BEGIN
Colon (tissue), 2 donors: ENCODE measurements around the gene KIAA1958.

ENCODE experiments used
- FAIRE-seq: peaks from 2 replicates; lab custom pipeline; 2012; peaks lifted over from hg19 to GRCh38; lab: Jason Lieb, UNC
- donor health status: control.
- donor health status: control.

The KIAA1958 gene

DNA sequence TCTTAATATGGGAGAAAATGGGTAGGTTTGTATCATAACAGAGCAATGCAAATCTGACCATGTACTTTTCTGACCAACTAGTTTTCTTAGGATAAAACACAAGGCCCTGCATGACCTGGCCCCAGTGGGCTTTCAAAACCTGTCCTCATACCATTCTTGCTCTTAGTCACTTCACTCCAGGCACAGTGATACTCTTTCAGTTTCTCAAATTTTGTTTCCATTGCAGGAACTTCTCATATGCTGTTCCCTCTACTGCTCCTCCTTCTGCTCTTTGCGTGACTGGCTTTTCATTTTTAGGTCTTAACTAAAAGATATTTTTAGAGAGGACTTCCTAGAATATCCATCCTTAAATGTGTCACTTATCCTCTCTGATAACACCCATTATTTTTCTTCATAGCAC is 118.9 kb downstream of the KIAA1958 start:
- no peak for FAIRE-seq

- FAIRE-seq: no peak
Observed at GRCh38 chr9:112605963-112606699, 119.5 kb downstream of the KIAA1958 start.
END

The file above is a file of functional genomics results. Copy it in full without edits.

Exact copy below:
Colon (tissue), 2 donors: ENCODE measurements around the gene KIAA1958.

ENCODE experiments used
- FAIRE-seq: peaks from 2 replicates; lab custom pipeline; 2012; peaks lifted over from hg19 to GRCh38; lab: Jason Lieb, UNC
- donor health status: control.
- donor health status: control.

The KIAA1958 gene

DNA sequence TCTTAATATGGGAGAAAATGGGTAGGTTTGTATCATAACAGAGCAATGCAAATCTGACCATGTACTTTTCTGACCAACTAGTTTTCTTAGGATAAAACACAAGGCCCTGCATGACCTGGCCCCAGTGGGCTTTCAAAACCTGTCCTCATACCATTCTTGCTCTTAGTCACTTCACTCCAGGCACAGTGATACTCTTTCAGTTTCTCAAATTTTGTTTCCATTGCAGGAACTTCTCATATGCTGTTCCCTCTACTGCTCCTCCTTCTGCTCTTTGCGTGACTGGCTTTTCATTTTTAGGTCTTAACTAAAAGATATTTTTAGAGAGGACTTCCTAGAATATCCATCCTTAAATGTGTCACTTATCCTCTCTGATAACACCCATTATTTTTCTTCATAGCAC is 118.9 kb downstream of the KIAA1958 start:
- no peak for FAIRE-seq

- FAIRE-seq: no peak
Observed at GRCh38 chr9:112605963-112606699, 119.5 kb downstream of the KIAA1958 start.